• Score: 3

6:05pm Fri 11 Jul 14

Feel Coax says...

Which is why she has said it is going to consultation. Mind you Wat Met will be closing so that does need to be taken into account.
Which is why she has said it is going to consultation. Mind you Wat Met will be closing so that does need to be taken into account. Feel Coax
  • Score: 14

6:28pm Fri 11 Jul 14

The Rover says...

Promising to hold a consultation is one thing, taking any notice of peoples opinions is another. How many times have there been consultations to keep us quiet, then the result of the consultation ignored?
Promising to hold a consultation is one thing, taking any notice of peoples opinions is another. How many times have there been consultations to keep us quiet, then the result of the consultation ignored? The Rover
  • Score: 17

9:47pm Fri 11 Jul 14

Hornets number 12 fan says...

Jesus! she want to hit car drivers time and time again! for Gods sakes leave us alone for once!
Jesus! she want to hit car drivers time and time again! for Gods sakes leave us alone for once! Hornets number 12 fan
  • Score: 8

12:03am Sat 12 Jul 14

Andrew1963 says...

Perhaps we should have a consultation on dog walking in the park. I have been a dog owner, so I know not everyone likes dogs in the parks. If there are going to be playing pitches in the park, could they be identified as areas dogs should not be exercised. If the park really is twice the size of Hyde Park, that leaves plenty of space to let dogs roam.
Perhaps we should have a consultation on dog walking in the park. I have been a dog owner, so I know not everyone likes dogs in the parks. If there are going to be playing pitches in the park, could they be identified as areas dogs should not be exercised. If the park really is twice the size of Hyde Park, that leaves plenty of space to let dogs roam. Andrew1963
  • Score: 8

2:15am Sat 12 Jul 14

Honest Rog says...

Groan.............."
A UKIP mayor would...." Oh perleeze Phil, drop the party politics. The voters of Watford rejected you overwhelmingly in favour of (love 'er or loathe 'er) Dotty.
Andrew raises an interesting point which some people seem scared to air; "not everyone likes dogs in parks". As a cyclist, rambler and occasional sportsman I'm acutely aware that many dog owners don't take their dogs for a walk, rather than to empty them. This, coupled with the fact that most dogs have the potential to inflict serious injury to other animals and humans and it becomes blindingly obvious that tighter control is long overdue.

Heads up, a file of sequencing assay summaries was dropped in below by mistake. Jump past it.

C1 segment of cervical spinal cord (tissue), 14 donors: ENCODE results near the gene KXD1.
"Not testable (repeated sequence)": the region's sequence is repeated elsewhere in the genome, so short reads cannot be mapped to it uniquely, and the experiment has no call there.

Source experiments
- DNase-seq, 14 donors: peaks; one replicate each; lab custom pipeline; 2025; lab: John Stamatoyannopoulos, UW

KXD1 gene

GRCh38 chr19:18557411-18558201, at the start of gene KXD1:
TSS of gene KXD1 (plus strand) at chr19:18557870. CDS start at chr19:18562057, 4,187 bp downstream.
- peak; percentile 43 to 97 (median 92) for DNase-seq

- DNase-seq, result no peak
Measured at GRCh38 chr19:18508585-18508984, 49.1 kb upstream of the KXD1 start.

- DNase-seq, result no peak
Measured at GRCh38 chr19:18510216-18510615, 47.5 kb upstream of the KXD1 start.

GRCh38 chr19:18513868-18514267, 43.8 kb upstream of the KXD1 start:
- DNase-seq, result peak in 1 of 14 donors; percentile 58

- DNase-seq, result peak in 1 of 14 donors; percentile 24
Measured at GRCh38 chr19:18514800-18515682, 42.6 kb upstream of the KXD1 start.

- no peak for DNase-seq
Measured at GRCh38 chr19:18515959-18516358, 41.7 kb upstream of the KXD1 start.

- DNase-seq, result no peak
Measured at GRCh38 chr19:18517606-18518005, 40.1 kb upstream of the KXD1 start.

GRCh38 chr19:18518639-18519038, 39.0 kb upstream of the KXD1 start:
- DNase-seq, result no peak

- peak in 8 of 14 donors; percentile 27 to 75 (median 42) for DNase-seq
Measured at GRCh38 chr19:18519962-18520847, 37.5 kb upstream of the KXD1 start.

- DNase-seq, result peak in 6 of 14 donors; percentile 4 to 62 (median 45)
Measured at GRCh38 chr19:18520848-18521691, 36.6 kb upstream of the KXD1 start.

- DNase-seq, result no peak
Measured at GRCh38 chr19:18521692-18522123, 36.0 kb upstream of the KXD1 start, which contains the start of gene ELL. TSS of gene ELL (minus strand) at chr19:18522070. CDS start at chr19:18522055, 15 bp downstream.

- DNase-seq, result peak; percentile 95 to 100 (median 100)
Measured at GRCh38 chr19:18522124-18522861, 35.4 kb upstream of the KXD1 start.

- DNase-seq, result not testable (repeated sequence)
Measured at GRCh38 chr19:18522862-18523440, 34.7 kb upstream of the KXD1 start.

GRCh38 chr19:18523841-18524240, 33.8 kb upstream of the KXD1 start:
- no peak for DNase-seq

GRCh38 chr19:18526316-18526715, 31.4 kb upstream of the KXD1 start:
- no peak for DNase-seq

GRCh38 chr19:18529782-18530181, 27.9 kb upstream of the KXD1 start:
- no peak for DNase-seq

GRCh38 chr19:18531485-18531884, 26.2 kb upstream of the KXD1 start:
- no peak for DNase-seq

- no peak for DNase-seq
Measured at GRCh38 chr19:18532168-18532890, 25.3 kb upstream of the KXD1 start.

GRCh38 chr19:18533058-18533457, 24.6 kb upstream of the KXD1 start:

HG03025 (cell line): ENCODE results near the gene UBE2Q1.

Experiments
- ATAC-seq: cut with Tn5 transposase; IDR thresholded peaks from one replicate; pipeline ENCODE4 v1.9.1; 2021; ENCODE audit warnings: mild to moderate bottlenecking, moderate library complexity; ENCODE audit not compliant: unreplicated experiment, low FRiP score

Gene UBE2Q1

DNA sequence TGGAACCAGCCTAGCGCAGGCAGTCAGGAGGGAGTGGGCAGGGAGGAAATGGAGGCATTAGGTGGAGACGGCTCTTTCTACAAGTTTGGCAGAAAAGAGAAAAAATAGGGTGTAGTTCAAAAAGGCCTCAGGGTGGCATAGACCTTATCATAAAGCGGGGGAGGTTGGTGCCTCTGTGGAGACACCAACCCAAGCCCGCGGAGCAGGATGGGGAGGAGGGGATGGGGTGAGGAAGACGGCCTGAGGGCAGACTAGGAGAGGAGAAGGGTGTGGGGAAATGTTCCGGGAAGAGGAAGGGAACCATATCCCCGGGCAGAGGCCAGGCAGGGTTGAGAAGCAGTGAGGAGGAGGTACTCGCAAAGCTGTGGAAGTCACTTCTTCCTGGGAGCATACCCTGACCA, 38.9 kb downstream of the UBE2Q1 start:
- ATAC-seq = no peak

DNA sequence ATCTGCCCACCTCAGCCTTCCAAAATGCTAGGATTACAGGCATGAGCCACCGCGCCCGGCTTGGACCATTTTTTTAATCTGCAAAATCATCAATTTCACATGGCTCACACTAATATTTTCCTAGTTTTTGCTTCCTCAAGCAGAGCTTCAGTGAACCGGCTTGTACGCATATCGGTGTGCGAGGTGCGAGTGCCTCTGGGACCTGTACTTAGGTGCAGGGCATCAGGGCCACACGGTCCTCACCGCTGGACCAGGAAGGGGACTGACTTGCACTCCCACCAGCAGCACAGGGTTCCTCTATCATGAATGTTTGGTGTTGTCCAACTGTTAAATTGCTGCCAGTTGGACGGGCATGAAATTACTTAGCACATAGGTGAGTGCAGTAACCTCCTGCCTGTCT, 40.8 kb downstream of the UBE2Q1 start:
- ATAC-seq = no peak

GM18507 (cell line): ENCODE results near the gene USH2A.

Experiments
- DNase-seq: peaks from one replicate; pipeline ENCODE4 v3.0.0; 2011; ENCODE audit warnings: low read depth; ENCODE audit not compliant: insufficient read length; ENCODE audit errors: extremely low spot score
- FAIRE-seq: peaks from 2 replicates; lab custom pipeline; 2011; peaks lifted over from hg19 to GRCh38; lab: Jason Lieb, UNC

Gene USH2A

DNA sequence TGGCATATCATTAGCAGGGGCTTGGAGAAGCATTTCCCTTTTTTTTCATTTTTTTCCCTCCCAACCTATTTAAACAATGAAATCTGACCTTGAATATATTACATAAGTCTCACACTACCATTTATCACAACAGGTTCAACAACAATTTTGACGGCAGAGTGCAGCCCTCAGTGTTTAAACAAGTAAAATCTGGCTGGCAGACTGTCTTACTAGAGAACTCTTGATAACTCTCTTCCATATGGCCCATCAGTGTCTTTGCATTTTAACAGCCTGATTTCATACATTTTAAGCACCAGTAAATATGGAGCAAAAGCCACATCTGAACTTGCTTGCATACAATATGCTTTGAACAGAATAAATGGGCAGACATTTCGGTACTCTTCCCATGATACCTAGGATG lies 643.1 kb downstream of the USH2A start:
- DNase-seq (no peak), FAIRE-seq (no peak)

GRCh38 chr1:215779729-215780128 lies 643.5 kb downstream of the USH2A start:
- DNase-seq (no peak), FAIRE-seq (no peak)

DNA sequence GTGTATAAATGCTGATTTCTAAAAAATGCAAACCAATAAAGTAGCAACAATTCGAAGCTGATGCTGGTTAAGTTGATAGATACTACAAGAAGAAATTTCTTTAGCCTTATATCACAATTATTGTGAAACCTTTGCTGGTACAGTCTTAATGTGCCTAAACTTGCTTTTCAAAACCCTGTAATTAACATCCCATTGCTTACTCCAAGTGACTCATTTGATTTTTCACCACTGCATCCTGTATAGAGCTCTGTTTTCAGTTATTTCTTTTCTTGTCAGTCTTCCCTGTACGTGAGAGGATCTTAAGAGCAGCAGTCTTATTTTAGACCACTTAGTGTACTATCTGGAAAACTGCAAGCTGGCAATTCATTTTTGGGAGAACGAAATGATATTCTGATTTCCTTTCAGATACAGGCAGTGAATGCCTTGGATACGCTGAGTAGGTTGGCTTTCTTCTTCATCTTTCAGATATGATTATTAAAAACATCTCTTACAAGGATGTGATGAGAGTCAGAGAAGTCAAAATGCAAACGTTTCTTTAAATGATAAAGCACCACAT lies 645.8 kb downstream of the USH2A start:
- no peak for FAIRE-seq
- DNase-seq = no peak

Anyway, with the coming closure of Watford Met, this (car park charge) becomes a moot point.
If, in the short term, Dotty failed to raise revenue from these lazy people she would, rightly, be criticised. Leave yer cars at home and keep yer dogs under control. Reasonable?
BTW, I'm a responsible dog owner.
Groan.............." A UKIP mayor would...." Oh perleeze Phil, drop the party politics. The voters of Watford rejected you overwhelmingly in favour of (love 'er or loathe 'er) Dotty. Andrew raises an interesting point which some people seem scared to air; "not everyone likes dogs in parks". As a cyclist, rambler and occasional sportsman I'm acutely aware that many dog owners don't take their dogs for a walk, rather than to empty them. This, coupled with the fact that most dogs have the potential to inflict serious injury to other animals and humans and it becomes blindingly obvious that tighter control is long overdue. Anyway, with the coming closure of Watford Met, this (car park charge) becomes a moot point. If, in the short term, Dotty failed to raise revenue from these lazy people she would, rightly, be criticised. Leave yer cars at home and keep yer dogs under control. Reasonable? BTW, I'm a responsible dog owner. Honest Rog